In the World War 11-set Allied she and Pitt have a particularly steamy sex scene in the front seat of a car about which she says: "We rehearsed and created the choreography so we felt comfortable and then you can let it go and be free to act when it comes to actually shooting. We knew exactly what we had to do which made it easier."

 She plays a French resistance fighter who encounters Pitt's intelligence officer in 1942 North Africa where both are on a deadly mission behind enemy lines. They fall in love and are reunited In London, where they marry but find their relationship threatened by suspicion and the pressures of the war.

   Produced by British filmmaker and fellow Chelsea supporter Graham King, Allied was shot  mainly in London, which suited Cotillard just fine.

  "I've been spending a lot of time in London lately and I simply love it," she says. "I've always loved England and the culture of acting and making movies is very strong. It's also close to home  which is something that really counts when you have a family." Then she adds with a laugh: "And I really love the British accent."

Wednesday, November 9, 2016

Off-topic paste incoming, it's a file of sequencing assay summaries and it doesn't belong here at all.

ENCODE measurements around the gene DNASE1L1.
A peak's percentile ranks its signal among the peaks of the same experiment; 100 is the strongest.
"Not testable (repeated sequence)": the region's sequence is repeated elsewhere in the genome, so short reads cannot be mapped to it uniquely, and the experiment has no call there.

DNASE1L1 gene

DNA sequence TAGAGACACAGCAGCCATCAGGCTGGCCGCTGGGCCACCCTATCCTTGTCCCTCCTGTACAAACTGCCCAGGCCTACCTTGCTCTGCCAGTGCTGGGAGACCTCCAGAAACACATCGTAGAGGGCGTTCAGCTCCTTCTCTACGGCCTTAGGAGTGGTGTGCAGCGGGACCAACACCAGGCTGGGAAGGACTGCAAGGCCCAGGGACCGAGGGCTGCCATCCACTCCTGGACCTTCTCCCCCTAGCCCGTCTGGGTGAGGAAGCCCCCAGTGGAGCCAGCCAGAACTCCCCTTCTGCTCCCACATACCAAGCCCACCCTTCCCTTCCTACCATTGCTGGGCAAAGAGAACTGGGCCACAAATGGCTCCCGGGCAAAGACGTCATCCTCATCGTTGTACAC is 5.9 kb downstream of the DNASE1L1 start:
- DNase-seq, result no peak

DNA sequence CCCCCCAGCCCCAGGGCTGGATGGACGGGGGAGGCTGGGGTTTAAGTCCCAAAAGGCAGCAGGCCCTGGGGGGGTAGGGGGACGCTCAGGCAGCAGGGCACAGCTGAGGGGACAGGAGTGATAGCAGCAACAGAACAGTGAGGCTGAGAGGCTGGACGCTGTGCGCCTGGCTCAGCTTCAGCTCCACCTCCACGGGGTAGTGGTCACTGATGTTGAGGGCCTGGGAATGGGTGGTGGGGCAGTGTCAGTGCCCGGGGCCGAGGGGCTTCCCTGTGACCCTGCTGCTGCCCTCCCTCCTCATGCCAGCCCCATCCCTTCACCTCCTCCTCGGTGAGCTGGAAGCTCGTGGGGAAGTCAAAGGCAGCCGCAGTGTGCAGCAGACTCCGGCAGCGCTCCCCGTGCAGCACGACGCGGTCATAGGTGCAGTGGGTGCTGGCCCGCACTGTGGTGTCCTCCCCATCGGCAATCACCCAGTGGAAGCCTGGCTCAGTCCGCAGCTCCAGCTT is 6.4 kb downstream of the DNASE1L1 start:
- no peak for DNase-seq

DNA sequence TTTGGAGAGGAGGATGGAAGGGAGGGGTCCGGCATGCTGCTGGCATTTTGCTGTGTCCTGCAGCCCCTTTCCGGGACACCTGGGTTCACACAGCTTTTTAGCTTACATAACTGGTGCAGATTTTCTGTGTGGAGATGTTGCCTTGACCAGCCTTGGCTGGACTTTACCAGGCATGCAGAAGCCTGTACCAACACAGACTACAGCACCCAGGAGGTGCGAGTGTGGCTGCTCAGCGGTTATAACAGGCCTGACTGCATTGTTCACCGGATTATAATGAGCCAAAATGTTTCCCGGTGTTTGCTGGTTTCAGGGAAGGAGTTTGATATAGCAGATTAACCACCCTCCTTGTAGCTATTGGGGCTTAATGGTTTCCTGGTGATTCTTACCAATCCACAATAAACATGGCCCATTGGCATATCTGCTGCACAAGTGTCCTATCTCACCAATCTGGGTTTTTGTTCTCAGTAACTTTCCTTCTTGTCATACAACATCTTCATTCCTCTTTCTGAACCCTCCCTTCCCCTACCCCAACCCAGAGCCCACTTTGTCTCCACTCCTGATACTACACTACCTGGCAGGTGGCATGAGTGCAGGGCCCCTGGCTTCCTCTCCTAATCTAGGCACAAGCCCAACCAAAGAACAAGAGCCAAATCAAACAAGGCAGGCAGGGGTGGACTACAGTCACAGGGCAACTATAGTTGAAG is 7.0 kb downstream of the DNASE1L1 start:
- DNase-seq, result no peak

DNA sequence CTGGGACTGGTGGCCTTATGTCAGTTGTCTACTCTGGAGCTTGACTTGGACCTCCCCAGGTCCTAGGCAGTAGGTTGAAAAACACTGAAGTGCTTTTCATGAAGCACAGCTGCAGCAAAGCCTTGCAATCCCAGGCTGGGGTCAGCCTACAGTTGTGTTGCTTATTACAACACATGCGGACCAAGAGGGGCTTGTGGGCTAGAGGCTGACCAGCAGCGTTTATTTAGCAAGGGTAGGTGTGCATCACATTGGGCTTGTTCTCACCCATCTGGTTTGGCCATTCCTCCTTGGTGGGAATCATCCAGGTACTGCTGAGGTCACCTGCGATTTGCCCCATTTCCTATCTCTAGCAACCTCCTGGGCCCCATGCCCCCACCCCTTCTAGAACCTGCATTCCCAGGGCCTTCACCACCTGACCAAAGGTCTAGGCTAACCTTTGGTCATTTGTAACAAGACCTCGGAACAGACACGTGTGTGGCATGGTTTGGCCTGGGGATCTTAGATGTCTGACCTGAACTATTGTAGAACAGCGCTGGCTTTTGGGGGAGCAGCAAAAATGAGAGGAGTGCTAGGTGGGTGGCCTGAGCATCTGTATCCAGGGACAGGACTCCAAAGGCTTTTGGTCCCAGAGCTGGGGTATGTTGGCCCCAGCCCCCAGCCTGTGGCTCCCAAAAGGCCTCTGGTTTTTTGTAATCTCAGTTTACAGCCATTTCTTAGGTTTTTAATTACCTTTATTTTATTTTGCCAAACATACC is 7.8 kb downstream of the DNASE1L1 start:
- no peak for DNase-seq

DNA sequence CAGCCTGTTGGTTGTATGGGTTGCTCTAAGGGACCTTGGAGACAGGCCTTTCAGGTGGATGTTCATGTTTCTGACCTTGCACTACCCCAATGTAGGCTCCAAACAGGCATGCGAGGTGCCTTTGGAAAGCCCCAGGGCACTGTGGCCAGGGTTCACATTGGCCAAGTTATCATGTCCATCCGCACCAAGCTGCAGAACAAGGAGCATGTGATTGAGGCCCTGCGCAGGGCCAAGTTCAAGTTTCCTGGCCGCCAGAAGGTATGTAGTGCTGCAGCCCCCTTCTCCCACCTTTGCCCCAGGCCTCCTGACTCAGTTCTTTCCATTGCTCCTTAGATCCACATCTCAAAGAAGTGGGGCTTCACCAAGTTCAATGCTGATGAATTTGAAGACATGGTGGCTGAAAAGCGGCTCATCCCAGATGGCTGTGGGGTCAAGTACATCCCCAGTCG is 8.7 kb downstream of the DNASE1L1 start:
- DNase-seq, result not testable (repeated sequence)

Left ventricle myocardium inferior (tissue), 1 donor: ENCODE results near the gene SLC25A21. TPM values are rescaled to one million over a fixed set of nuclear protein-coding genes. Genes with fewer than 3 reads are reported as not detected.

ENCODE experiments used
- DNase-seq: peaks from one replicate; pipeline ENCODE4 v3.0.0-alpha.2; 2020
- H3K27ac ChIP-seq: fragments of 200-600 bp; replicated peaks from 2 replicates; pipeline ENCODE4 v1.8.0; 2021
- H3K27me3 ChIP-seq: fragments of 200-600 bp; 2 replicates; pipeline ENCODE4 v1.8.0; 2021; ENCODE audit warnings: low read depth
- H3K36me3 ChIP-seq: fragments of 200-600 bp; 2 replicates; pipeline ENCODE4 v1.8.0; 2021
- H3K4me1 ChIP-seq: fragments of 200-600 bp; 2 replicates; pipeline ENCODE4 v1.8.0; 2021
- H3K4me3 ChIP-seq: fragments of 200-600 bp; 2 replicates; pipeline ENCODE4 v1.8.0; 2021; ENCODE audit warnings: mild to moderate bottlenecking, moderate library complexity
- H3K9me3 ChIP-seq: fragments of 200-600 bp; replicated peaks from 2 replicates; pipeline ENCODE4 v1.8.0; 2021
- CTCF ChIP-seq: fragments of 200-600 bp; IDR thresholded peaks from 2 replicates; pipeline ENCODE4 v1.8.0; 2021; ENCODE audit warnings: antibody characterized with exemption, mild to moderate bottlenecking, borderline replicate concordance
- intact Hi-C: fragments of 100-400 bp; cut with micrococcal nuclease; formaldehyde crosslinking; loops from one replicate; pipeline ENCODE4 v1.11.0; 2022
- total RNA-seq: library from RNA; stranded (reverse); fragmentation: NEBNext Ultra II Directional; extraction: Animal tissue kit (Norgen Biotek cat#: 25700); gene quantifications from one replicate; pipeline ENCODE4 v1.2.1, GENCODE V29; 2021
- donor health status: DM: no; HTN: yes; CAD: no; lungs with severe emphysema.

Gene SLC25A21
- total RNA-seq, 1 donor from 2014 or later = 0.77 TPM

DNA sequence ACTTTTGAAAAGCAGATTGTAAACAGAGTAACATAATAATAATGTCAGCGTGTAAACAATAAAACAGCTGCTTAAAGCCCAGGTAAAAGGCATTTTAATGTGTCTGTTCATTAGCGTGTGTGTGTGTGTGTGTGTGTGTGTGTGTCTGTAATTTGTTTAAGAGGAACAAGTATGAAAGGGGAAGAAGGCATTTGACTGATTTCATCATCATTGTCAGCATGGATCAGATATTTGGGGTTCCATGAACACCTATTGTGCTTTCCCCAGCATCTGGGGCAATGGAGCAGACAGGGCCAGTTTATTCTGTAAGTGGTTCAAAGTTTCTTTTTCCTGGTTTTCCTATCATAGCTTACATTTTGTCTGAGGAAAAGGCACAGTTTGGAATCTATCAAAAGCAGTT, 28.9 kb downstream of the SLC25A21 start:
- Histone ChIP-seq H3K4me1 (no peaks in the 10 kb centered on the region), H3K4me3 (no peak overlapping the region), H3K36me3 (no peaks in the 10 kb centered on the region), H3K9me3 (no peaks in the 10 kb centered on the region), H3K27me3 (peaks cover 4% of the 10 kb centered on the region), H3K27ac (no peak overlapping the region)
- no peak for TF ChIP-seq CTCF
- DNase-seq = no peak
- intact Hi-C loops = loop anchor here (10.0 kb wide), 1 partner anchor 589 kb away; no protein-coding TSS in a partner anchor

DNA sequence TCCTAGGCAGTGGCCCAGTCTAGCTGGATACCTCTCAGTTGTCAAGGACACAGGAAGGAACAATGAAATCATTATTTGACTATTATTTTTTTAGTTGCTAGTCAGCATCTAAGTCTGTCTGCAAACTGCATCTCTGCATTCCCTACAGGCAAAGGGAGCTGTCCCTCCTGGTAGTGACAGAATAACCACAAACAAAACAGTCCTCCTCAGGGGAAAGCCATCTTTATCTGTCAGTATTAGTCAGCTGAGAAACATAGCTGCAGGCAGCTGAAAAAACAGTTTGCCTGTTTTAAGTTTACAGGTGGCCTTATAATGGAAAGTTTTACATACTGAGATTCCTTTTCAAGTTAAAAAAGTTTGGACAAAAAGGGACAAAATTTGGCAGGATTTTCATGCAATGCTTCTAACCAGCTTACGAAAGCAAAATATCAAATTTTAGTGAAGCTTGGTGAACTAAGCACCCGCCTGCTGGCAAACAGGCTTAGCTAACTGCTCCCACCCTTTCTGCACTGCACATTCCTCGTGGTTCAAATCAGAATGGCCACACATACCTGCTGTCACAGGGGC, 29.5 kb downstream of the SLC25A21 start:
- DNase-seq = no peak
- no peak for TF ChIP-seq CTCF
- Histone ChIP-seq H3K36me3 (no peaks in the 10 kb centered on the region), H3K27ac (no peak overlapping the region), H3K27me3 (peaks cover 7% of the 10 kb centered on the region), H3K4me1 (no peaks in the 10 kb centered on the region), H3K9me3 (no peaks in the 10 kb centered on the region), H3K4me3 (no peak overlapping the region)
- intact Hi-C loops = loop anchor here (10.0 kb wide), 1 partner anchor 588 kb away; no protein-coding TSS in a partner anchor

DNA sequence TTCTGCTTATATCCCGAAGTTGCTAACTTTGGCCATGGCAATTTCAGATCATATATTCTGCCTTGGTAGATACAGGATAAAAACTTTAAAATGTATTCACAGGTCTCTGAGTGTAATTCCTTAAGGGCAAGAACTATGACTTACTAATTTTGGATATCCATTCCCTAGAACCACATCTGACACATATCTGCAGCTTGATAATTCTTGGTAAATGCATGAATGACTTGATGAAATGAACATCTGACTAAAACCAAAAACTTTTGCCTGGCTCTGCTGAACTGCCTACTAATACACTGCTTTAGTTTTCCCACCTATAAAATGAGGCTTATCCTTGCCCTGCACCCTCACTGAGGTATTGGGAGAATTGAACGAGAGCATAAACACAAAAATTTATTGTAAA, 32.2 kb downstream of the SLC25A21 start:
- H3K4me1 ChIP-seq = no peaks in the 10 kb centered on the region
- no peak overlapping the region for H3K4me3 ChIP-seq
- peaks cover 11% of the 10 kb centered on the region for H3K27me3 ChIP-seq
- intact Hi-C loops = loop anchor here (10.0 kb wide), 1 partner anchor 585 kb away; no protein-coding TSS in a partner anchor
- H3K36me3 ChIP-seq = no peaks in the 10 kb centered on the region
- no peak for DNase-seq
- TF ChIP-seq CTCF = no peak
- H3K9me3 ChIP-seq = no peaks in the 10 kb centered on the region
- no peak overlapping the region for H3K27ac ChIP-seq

Who would have thought back in 2000 that Donald Trump would become president of the United States?
Well, the Simpsons did. 
  Trump appeared in an episode called Bart To The Future 16 years ago and was later referenced in another clip called Trumptastic Voyage. 
The iconic cartoon's creator, Matt Groening, said: 'Trump was of course the most absurd placeholder joke name that we could think of at the time, and that’s still true. It’s beyond satire.' 
Dan Greaney, a writer for the Simpsons also told the Hollywood Reporter that the clip had a dark message behind it. 
He said: 'It was a warning to America. That just seemed like the logical last stop before hitting bottom. 
'It was pitched because it was consistent with the vision of America going insane.’

FOOTNOTE; A $5 bet on the treble of Leicester City winning the Premier League, Britain voting for Brexit and Trump becoming president would have earned a cool $15 million!


  It's always a pleasure seeing Nicole Kidman, whom I first met 21 years ago on Batman Forever. A lot of water under the bridge si...